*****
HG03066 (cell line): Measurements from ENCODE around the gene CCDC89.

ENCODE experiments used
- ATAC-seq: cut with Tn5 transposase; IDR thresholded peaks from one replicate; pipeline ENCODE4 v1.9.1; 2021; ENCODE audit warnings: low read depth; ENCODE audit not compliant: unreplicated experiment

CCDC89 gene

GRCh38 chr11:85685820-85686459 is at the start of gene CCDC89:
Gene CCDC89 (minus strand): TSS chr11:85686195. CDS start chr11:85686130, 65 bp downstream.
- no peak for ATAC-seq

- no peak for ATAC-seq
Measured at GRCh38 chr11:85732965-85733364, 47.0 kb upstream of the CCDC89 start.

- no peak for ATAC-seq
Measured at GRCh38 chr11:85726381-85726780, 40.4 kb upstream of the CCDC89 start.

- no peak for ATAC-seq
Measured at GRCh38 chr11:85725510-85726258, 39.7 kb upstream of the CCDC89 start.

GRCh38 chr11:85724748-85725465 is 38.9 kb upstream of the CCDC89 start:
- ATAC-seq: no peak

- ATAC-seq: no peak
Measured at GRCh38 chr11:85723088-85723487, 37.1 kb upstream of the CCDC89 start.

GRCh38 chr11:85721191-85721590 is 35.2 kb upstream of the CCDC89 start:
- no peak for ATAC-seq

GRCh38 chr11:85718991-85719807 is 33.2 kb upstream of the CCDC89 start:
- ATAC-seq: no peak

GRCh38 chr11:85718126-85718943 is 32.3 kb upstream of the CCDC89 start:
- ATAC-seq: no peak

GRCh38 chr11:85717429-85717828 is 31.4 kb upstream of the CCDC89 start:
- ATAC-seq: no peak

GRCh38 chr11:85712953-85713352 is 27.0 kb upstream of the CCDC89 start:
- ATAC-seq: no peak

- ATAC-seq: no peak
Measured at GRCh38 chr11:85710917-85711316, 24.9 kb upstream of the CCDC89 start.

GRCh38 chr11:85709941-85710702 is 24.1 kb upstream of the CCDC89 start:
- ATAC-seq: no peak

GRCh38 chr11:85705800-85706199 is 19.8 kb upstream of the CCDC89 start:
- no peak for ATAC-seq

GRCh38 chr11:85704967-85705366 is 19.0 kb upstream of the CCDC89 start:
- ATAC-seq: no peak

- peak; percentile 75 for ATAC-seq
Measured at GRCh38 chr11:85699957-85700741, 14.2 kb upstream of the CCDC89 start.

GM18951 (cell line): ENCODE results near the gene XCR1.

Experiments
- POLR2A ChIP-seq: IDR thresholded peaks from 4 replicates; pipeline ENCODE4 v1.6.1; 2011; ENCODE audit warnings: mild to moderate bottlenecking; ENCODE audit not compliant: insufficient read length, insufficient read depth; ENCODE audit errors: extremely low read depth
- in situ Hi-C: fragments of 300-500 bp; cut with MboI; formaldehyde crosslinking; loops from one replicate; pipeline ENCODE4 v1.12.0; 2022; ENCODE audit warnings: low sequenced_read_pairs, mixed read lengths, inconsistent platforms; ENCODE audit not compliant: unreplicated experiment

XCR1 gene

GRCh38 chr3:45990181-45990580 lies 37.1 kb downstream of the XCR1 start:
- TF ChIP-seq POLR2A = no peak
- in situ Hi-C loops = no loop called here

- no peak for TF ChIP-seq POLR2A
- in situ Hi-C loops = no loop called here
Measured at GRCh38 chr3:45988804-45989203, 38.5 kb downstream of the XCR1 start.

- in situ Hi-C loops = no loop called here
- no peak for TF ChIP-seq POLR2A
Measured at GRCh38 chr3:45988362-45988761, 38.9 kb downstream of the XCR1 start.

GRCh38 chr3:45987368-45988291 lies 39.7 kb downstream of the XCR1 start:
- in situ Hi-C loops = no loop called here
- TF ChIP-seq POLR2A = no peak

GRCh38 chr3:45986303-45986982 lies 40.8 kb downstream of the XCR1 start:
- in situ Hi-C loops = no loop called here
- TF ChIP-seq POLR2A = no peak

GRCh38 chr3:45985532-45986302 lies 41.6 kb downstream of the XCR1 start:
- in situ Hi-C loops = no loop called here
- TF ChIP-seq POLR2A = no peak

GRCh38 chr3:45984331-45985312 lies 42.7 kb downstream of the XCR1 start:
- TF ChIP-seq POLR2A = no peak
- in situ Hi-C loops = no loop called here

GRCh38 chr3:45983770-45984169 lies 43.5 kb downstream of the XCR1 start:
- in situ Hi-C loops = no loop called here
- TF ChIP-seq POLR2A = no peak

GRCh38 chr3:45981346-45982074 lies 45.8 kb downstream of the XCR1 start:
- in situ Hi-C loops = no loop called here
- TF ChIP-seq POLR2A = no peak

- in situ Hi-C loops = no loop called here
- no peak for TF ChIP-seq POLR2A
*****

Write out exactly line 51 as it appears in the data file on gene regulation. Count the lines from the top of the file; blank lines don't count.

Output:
Measured at GRCh38 chr3:45988362-45988761, 38.9 kb downstream of the XCR1 start.